Tuesday was a day to oppose violence against women.
In the morning there was a parade.
At the legislature, lawmaker Rolando González Ulloa declared that the patriarchal state should be combated at it roots. Youngsters should be educated so as not to repeat the errors of their fathers, he added.
Maureen Clarke Clarke, also of Liberación Nacional, said she has proposed a revision of a law that outlines punishment for violence against women. The proposal would delegate to the Instituto Nacional de Mujeres the job of creating preventative training for young men to effect cultural change.
Another lawmaker, Silvia Sánchez Venegas, outlined the 30-year legislative history during which Costa Rica adopted international conventions or passed laws itself to prevent violence toward women or sexual harassment.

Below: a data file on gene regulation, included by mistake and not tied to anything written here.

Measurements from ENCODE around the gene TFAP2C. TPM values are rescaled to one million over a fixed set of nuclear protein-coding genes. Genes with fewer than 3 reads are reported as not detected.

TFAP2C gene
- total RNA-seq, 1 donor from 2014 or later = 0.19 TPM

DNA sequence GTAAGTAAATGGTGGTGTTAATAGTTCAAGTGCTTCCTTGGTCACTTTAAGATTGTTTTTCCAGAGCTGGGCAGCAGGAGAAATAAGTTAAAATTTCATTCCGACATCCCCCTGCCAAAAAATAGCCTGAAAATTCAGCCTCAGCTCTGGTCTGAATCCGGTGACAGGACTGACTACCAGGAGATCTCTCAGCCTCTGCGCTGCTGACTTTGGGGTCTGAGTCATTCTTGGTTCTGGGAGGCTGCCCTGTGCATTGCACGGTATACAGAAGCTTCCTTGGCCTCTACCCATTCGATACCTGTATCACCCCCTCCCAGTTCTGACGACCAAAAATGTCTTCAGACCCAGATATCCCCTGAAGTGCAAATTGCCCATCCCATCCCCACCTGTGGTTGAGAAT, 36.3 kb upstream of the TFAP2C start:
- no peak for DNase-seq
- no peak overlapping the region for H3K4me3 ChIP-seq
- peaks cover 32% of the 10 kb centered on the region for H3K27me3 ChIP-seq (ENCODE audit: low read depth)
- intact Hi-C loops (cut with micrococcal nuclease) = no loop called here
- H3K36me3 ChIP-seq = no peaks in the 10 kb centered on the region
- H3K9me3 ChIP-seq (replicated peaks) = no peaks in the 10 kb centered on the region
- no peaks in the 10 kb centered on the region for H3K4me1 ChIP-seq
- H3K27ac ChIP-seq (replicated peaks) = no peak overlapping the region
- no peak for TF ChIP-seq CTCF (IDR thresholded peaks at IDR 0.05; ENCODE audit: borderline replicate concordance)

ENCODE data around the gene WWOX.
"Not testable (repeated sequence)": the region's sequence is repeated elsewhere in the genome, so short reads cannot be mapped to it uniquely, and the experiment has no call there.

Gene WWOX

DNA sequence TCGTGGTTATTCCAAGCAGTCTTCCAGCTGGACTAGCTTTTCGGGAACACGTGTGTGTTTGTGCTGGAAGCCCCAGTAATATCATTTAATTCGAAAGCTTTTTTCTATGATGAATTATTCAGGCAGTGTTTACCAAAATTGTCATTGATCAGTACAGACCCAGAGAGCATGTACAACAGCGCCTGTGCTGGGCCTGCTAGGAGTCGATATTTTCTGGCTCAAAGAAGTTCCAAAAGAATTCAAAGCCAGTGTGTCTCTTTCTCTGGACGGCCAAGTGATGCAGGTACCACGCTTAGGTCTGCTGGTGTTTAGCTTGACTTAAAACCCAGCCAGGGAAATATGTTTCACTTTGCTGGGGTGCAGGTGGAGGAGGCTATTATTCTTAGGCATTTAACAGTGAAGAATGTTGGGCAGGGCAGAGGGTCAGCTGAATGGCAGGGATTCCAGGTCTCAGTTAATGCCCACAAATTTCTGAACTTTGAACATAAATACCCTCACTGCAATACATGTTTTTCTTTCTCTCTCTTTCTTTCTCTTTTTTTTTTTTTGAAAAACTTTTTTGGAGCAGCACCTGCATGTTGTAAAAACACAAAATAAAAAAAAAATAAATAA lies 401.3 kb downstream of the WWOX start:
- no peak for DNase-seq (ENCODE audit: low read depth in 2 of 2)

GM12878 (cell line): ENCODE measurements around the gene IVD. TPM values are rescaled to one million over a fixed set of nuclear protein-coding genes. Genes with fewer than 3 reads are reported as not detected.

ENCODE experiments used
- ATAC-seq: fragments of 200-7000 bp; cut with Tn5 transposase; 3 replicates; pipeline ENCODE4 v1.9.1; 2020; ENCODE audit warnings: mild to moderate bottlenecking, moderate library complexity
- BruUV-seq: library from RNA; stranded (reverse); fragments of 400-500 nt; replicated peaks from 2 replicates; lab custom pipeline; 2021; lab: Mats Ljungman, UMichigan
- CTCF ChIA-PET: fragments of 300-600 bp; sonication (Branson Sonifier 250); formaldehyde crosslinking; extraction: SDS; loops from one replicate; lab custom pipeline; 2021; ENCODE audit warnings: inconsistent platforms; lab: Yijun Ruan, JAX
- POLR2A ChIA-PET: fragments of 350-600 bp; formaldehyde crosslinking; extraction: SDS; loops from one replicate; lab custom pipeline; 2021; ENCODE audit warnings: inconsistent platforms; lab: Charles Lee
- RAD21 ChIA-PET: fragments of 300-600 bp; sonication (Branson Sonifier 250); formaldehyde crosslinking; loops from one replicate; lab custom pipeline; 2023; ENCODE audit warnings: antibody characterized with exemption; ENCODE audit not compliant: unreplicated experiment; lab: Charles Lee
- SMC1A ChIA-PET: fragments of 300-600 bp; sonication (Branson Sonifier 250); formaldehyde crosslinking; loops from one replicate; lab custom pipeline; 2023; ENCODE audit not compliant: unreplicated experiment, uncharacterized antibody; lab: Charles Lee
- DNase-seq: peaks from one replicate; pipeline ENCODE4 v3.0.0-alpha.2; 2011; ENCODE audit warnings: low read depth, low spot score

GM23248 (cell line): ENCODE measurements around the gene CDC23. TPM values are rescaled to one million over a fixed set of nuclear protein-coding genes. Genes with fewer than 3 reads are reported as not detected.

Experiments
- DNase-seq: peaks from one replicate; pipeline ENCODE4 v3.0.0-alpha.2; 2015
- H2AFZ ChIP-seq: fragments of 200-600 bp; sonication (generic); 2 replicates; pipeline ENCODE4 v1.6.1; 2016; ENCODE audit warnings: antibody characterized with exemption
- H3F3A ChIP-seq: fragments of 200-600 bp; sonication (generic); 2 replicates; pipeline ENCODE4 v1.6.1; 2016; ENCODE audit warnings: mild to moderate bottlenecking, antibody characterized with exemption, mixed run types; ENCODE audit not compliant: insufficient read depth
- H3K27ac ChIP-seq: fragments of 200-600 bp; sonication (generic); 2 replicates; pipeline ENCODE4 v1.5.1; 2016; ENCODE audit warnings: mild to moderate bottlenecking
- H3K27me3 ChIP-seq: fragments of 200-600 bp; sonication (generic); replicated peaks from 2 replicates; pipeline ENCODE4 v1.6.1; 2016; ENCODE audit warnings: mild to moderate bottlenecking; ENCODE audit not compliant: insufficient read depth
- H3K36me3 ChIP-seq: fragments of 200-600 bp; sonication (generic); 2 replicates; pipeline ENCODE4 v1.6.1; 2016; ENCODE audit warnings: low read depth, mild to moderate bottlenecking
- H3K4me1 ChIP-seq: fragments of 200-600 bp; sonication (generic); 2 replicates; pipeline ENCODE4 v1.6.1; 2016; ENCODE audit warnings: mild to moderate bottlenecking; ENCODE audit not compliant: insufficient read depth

However, it was Defensa de los Niños Internacional that put the problem in a social perspective in a news release. It spoke of economic dependence, poverty and even migration that expose women to risks.
Women are trapped into relationships of violence and abuse by their partner in order to feed their children, the organization said.
Lawmaker Clarke noted Tuesday that there have
been 18 women killed by their partner or ex-partner this year, up from 10 last year. There were 49 such cases in 2011, which created a public outcry for legislation. A law was passed but it ran into constitutional obstacles.